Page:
January 4 – March 24, 2019
Opening Reception: January 4, from 5-7 p.m.
Meet special reception guests, Berthold’s daughter, Ursula Murch, and grandsons, Chris & Robert Hamilton.

Watermark Art Center is thrilled to announce their upcoming exhibit A Work In Process: The Artwork of Joachim Berthold featuring sculpture and drawings by West German artist Joachim Berthold (1917 – 1980). The public is invited to the opening reception, held January 4 from 5 – 7 p.m., where they can meet Berthold’s family, special guests Chris Hamilton and Ursula (Bertold) Murch.

The central theme of Joachim Berthold’s artwork is “man.” Not the external manifestations of the human form, but rather, the essence of the human being. Berthold believed man to be a spiritual being, always evolving, constantly learning from the knowledge that was passed on from those who came before. He portrayed man as a work in process while in the physical world.

Berthold grew up surrounded by artists and knew he wanted to be a sculptor from an early age. He studied the works of Rodin, Michelangelo and Brancusi. He also admired the work and evolution of Picasso. Berthold was continually learning, questioning and thinking about man’s evolution and how art plays an essential role in that development. He believed that “a successful work of art combines appropriate form with significant content.”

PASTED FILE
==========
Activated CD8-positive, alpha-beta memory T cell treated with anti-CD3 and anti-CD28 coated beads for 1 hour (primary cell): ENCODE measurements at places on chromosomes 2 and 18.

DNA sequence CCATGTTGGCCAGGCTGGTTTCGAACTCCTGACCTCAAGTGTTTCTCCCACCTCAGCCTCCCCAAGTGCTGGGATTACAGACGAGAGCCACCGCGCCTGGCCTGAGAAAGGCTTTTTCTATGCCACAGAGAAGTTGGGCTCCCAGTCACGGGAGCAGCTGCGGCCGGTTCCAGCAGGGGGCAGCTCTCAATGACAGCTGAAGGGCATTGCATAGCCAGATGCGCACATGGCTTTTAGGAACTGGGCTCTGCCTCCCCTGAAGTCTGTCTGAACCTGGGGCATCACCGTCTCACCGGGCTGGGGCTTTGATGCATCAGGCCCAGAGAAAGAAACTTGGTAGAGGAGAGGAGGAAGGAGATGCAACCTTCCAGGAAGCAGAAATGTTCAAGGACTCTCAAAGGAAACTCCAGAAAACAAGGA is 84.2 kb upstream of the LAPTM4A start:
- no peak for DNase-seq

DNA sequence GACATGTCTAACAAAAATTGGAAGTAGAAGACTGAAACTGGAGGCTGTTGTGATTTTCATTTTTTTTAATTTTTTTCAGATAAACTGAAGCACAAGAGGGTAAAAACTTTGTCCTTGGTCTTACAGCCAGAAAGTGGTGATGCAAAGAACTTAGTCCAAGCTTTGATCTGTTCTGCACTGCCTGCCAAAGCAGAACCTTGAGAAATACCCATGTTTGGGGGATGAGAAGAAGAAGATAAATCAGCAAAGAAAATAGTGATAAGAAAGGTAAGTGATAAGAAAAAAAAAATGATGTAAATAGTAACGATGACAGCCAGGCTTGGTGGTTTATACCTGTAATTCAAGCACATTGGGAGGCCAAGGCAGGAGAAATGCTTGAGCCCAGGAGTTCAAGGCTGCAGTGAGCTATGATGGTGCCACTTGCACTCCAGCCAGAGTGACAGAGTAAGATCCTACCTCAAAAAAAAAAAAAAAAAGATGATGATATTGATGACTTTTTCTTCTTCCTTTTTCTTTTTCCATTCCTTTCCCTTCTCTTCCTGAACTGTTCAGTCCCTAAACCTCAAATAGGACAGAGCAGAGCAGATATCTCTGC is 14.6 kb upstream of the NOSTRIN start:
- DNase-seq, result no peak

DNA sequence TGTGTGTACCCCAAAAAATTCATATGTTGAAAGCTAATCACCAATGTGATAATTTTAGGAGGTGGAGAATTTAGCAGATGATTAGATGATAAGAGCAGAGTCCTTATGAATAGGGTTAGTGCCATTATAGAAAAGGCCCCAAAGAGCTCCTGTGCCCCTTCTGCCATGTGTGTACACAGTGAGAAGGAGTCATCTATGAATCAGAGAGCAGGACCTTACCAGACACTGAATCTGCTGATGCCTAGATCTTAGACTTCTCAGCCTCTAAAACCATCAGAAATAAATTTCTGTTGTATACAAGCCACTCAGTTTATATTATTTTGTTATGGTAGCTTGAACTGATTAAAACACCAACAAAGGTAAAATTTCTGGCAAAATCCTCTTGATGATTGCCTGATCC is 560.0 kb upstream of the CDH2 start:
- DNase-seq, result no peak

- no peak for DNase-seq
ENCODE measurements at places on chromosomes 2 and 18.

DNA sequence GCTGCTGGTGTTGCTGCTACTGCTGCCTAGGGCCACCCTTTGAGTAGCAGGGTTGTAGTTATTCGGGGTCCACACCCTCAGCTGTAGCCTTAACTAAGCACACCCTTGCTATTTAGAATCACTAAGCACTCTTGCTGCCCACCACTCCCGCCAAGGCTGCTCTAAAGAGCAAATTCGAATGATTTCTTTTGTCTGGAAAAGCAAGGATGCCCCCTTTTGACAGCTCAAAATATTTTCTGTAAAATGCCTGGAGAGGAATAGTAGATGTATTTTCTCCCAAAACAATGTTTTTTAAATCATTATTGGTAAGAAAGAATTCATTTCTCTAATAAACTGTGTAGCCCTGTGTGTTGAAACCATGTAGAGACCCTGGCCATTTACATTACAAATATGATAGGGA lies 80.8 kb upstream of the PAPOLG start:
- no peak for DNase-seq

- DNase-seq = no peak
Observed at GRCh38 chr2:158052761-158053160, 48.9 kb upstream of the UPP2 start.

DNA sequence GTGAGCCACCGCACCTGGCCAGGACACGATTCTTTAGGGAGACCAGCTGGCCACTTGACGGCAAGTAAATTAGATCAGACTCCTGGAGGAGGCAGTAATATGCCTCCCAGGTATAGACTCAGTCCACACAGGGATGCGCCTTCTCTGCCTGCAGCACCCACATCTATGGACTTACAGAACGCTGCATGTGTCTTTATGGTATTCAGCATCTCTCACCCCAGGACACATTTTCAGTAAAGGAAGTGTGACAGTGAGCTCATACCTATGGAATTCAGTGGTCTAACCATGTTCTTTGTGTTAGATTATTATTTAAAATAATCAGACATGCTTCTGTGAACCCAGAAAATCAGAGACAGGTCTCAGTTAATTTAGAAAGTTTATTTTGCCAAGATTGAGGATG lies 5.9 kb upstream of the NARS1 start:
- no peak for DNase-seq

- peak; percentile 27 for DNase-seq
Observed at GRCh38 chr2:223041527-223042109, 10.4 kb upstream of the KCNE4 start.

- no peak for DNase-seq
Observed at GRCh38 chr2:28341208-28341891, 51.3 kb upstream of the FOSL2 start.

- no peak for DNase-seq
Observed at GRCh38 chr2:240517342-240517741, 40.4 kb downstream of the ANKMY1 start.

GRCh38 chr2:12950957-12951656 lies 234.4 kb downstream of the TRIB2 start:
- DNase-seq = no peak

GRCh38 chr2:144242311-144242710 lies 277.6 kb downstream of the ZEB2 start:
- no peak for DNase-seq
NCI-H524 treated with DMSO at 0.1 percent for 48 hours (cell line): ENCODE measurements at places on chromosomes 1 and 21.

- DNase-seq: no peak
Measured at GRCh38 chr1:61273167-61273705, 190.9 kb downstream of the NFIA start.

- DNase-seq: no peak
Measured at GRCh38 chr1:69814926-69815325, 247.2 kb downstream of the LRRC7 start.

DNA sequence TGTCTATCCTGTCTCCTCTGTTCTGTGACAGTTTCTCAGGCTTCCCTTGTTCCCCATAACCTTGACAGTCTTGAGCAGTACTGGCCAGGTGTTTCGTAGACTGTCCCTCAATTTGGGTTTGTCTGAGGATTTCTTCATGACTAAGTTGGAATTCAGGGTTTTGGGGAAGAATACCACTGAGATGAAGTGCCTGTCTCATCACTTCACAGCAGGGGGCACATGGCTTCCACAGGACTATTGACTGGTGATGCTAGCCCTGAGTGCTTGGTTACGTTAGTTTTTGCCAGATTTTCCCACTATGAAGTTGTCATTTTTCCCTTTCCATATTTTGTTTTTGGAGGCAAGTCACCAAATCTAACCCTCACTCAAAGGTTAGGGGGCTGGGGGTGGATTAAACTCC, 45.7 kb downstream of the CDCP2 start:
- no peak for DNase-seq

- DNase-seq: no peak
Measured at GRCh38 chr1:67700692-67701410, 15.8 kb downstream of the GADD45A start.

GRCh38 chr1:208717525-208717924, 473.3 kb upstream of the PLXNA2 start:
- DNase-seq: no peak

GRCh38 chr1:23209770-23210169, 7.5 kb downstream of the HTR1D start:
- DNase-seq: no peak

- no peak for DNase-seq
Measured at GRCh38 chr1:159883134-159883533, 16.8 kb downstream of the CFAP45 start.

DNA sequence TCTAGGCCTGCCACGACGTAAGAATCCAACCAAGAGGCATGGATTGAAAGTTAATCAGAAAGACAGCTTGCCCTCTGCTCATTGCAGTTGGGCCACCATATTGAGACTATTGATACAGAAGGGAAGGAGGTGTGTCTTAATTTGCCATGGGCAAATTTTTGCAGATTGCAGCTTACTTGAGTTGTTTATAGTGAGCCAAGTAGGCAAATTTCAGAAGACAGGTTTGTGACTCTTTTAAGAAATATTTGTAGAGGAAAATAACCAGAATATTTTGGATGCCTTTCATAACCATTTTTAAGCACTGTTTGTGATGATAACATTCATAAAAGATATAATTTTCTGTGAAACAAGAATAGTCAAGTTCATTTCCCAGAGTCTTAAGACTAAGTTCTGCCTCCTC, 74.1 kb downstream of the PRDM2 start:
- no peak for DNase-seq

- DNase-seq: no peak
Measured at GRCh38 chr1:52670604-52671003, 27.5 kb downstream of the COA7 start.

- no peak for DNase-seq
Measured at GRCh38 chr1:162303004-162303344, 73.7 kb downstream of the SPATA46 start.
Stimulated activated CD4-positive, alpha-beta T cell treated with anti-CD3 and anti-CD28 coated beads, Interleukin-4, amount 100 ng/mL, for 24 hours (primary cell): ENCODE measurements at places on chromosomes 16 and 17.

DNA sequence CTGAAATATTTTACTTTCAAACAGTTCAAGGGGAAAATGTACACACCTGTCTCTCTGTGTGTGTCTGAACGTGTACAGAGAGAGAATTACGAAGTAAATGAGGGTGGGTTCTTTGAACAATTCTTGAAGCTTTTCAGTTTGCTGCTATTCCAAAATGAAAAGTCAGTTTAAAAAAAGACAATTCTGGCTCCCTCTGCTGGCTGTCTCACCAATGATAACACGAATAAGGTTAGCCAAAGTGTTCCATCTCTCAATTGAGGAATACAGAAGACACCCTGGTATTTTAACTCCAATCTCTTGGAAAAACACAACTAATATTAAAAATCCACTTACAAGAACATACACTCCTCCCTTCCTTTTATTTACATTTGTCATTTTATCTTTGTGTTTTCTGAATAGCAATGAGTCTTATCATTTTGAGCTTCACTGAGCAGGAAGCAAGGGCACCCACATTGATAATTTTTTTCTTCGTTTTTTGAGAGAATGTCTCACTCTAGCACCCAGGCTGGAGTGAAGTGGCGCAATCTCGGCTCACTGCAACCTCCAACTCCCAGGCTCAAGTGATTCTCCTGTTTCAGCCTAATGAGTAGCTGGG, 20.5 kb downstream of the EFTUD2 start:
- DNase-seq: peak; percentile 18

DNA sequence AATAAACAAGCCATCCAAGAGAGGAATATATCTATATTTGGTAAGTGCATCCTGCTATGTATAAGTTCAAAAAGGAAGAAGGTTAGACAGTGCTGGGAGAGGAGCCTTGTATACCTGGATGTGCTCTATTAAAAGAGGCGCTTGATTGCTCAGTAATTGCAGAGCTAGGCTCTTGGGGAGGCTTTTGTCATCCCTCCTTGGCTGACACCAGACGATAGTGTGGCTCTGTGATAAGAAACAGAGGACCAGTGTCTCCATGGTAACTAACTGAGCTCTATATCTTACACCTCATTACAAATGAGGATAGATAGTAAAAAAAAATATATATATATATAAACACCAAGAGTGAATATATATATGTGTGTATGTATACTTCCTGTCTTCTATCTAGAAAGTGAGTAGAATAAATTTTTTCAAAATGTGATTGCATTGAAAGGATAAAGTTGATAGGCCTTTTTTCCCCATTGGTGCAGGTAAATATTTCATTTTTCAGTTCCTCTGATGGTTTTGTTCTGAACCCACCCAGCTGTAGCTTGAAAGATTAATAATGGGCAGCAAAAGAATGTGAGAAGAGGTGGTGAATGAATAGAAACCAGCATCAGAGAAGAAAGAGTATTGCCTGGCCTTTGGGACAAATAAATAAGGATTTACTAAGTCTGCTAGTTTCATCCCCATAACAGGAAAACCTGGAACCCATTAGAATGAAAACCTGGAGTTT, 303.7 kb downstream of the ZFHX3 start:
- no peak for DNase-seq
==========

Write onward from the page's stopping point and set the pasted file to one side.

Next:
Berthold dedicated himself to represent the possibilities of man in spite of the sufferings and torments to which life exposes him. His sculptures are featureless, massive human forms representing man’s solidity. It is this solidity and grounded-ness that one can interpret as the possibility of hope. In some of the sculptures, the figures break through massive walls or evolve from masses, speaking to the transformation of man. The sculpture of human figures creating a human wall represents the strength that is found in the community of others.

His drawings and prints were also consumed in the same theme as his sculptural work. The figures and colors are kept to a minimum so that the message remains clear. Berthold spent most of his professional life dealing and grappling with this theme that was so much part of his being: the evolution of man’s human-ness to be better than where he was before.


Joachim Berthold (1917 – 1990) was a West German sculptor who worked predominantly in bronze. His work has been shown in museums and galleries throughout the world, including New York, Munich, Milan, Vancouver and more.